When it comes to investing in your home, there are a few projects that both improve your quality of living and comfort at home and pay off financially. A bathroom remodel continues to climb in ROI: in the Midwest, the project adds an average resale value of $10,874 with a 57.6% ROI.
But that doesn’t mean just any remodel job will add value to your home — as with any type of home improvement project, careful planning and design will reward you. How do you get started? Ahead, our guide to planning out your bathroom remodel.
Assess your needs and budget
Before you consider how you want your bathroom to look, it’s important to consider first how you want to use your bathroom and what your needs are — followed by the budget you have to work with. Design will be important for getting the aesthetic you want, but design will also determine the layout, which in the long run will be the most important factor in how well your bathroom works for you.
So for example, what kind of bathroom are you remodeling? Is it for kids? For the whole family? A luxurious master suite? A powder room to impress? How much storage do you need? What kind of storage do you need? Is a bath important, or would you prefer a shower? Is it a small space that needs to be efficient? Or a big bathroom with dual sinks and a large walk-in shower? And finally, how long will you be in the home? Are you updating to refresh the room and then sell shortly after? Or do you plan to be in it for the long haul?
When you’re planning your budget, keep in mind that for the scenario above, the average amount on a bathroom remodel spent is a little more than $18,000. Also, factor in a small cushion so you don’t get caught off guard by any surprise costs that may come up. And if you’re looking to save a little money, consider making your updates around your existing infrastructure, including plumbing and wiring.
Ah, the fun part — once you know your needs and your budget, Google, Pinterest, and magazine-search away to look at bathrooms similar in size and cost. Look at materials you’re drawn to, lighting, cabinet surfaces, colors, tile, and shower/tub designs. You may want to choose one “hero” piece to center the bathroom design around, and don’t forget to incorporate the bathroom design with the rest of your house.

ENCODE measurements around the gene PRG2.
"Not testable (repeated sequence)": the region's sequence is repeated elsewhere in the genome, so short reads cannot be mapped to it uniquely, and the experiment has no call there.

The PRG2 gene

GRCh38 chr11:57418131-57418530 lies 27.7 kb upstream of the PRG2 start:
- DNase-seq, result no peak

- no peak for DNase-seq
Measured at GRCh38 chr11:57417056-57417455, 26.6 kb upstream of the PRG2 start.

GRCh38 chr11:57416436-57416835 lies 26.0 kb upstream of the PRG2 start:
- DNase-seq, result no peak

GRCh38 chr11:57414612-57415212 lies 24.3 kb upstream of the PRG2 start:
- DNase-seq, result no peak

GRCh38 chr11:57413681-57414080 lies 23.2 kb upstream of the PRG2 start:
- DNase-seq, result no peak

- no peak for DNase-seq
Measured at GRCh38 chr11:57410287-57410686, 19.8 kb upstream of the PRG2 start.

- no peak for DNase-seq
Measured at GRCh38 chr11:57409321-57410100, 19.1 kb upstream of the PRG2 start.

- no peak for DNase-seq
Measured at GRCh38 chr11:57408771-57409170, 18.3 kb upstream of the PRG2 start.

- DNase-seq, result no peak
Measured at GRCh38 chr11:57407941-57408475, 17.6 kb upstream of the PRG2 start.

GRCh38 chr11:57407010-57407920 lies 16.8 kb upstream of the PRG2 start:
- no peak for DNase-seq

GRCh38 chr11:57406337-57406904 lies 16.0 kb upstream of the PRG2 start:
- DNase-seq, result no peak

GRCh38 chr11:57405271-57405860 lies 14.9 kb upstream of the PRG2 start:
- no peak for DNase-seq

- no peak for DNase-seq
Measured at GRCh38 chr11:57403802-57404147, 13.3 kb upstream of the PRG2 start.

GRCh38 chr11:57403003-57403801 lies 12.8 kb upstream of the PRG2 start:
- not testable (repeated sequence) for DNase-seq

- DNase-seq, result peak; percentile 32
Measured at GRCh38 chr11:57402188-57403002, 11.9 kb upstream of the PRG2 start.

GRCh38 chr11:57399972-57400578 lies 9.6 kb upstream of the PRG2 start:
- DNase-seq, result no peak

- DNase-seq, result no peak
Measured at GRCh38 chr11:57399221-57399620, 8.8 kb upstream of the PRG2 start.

Keep safety in mind
Don’t forget the importance of proper lighting and ventilation, non-slip flooring, and any medical or health-related additions.
Triple check your measurements
Although any contractor you work with will gather measurements, as will your cabinet and countertop installer, it’s still helpful to have a good understanding of the space you’re working with when you first go to select materials. Measuring your space before entering the initial design and materials selection phase makes those steps go smoothly, and helps keep your project scope in perspective and cost estimates more accurate up front.
Decide if you’ll be hiring a professional
Whether you decide to work with a professional designer or contractor is up to you, your own remodeling abilities, and your budget. But once you have put some thought into your needs, budget, and design wants and likes, at this point you can start researching and finding professionals to take your project to the next level.
Choose materials, finishes, and colors
From wood to tile, granite to marble, and chrome to brass, there are plenty of choices to be made when it comes to materials. But this is one of the most tangible parts of the bathroom remodel process, and you can either trust your designer to do the work or get out there and start looking at and touching materials, making selections, and placing orders.
Plan for installation
Depending on the direction you’ve decided to go in, this next step could look like getting final estimates from contractors and planning for construction timelines and demo days, or it could look like overseeing demo and installation yourself. Whatever it looks like, your final step, aside from managing through the actual construction, will be planning and preparing for the timeline and the interruption to your household. Try to finalize most of your decisions before this phase begins, and you’ll minimize interruptions and delays for things like back-ordered materials.